Warner, as usual, gets it right where it counts and provides DVD viewers with another top-notch presentation in the video department. Blood Work is presented in a 2.35:1 anamorphic widescreen transfer and it simply looks grand. The image is continually tight and detailed and looks just like such a recently released film should on DVD.
Everything looks great from beginning to end, as Blood Work displayed quite a varied and very strong palette. While there was nothing spectacular about the palette itself, my compliments arise from the fact that Blood Work contains scenes during bright daylight and blackest night – in well-lit offices and dim bedrooms – and it handles them all perfectly. Indoor scenes were always nicely lit and perfectly balanced, while the outdoor scenes, especially the ones under the gorgeous California sun, were quite inviting. Balance and contrast were right on the money and there was never any bleeding or oversaturation noted. Black levels were strong throughout and in turn, allowed for excellent shadow detail and delineation – no breakup, murkiness, or muddiness were ever detected. Ultimately, Blood Work was a very pleasant viewing experience.
Issues with the print were miniscule, as I noticed a bit of shimmer on some hospital blinds and lightly colored walls early on in the film, an ever-so-slight amount of edge enhancement in a couple of areas, and some barely discernable grain. Print flaws were practically non-existent and the other flaws mentioned definitely didn’t distract from the enjoyment of the film itself. Major anomalies were never a concern and Blood Work was just a few flaws short of perfection.
Another in a long line of winners from the fine folks at Warner. Blood Work looks amazing and fans of the film will be elated when they see the fine treatment Warner has given the film for home viewers.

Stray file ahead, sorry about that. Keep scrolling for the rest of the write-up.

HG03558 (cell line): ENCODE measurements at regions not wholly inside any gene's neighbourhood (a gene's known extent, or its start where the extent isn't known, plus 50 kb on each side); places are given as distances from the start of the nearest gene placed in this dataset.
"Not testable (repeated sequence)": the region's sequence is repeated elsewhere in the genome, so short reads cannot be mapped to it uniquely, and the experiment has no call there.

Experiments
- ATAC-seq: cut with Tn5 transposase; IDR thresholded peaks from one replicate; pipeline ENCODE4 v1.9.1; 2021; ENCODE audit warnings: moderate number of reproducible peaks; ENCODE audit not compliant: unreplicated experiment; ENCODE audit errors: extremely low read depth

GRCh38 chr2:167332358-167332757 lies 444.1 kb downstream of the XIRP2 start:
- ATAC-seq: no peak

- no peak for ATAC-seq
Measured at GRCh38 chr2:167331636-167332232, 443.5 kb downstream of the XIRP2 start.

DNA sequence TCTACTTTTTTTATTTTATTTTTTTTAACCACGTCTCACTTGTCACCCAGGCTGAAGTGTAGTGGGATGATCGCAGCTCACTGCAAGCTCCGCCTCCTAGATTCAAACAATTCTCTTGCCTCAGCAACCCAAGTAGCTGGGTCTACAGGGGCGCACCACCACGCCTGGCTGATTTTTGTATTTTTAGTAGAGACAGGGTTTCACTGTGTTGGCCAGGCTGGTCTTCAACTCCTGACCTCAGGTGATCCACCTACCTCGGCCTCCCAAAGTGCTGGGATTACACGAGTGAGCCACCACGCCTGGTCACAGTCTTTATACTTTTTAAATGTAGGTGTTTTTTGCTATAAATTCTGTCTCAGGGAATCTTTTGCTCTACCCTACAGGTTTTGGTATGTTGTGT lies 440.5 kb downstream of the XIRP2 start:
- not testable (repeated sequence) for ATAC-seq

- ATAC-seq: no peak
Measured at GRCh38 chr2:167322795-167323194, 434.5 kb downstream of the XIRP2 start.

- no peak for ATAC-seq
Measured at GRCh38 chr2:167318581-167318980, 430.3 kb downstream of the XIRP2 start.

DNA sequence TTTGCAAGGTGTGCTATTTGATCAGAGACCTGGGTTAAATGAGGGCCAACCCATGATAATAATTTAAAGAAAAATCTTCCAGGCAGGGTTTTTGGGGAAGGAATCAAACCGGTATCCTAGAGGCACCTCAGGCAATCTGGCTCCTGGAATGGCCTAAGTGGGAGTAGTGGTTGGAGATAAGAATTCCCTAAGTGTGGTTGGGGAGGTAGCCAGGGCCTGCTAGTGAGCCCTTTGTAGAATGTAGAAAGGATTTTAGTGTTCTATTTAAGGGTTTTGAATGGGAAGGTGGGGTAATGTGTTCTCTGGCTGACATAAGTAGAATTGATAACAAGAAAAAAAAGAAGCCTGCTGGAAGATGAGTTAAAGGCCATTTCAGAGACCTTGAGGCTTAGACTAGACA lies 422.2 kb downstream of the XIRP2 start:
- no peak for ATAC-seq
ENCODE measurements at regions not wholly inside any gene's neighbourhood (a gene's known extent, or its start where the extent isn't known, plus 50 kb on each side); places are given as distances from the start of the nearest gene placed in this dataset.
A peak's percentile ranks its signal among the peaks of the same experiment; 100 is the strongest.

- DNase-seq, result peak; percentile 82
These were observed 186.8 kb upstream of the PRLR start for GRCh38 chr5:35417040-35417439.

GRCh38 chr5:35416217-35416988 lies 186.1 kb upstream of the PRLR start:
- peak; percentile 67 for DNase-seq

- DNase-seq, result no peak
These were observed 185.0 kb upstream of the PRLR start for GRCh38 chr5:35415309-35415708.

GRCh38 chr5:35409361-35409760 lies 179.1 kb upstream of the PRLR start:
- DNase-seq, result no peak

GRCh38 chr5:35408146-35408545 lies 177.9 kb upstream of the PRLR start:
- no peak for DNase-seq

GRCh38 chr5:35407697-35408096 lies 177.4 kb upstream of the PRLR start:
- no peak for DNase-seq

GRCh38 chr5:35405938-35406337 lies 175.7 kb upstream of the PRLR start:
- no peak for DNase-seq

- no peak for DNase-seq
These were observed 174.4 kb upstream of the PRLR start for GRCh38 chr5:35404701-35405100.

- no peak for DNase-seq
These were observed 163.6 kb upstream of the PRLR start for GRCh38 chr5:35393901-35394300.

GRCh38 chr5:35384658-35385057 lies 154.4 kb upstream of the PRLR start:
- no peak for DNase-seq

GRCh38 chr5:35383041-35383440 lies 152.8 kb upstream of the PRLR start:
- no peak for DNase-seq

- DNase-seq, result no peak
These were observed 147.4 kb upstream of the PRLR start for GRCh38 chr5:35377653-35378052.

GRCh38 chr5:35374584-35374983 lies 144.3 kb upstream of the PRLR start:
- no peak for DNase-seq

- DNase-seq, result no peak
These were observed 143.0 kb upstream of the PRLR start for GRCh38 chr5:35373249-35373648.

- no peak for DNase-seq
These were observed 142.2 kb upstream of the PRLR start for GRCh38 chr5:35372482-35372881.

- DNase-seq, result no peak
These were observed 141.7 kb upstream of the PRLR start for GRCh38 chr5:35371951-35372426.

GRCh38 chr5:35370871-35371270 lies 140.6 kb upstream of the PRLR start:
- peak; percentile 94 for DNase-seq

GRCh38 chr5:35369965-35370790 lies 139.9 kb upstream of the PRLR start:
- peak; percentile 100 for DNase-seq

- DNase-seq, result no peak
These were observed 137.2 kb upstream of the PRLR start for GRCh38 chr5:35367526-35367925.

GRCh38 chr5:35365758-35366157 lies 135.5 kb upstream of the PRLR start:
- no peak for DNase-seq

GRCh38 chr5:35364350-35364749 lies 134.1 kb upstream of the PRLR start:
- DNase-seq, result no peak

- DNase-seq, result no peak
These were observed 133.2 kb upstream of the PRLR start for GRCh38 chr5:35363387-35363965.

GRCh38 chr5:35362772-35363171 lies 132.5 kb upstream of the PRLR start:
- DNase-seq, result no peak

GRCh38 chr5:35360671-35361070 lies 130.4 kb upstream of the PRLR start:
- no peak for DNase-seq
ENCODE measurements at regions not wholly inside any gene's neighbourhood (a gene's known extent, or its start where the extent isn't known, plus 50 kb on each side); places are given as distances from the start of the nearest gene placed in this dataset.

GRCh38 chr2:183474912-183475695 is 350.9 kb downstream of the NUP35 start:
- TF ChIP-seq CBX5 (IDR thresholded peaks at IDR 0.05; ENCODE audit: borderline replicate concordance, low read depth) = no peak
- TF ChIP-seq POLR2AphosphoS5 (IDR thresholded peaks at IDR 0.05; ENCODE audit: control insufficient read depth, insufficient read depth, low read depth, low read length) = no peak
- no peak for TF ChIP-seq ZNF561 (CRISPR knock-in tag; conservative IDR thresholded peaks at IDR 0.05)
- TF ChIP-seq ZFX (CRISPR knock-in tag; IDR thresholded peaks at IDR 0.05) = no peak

Warner provides viewers with a nice Dolby Digital 5.1 mix for Blood Work and while the film is definitely more drama than action, there were quite a few moments in the film that displayed some nice authoring on Warner’s part.
While the majority of the film is front and center, there were plenty of instances that strayed from the front soundstage. One of these instances was during the opening sequence where we have some helicopters hovering over a crime scene and they do a really nice job of playing around in each and every one of your speakers to provide an impressive showing right off the bat. While the film isn’t chock full of these types of moments, Warner leaves us some small clues to their impressive authoring with some nice stereo separation (doors opening and closing off screen, as well as some dialogue) and a splash of low end, as the LFE comes to life during a dream sequence that contains some very deep and cavernous gunshots. As a whole however, there was little ambience in the track, as the majority of the time, reinforcement was only heard in outdoor scenes by the sea and busy indoor scenes at the police department and on the boats used as sets in the film.
Dialogue was always front and center and was always easily understood. There were times, especially early on, where speech was a bit muffled, but it never got to a point where distortion or edginess distracted from comprehending what was being said. The jazzy score from Lennie Niehaus sounded quite nice and received some impressive reinforcement from the surrounds as well.
Warner has also included a Dolby Digital 5.1 mix in French, as well as subtitles in English, French, and Spanish.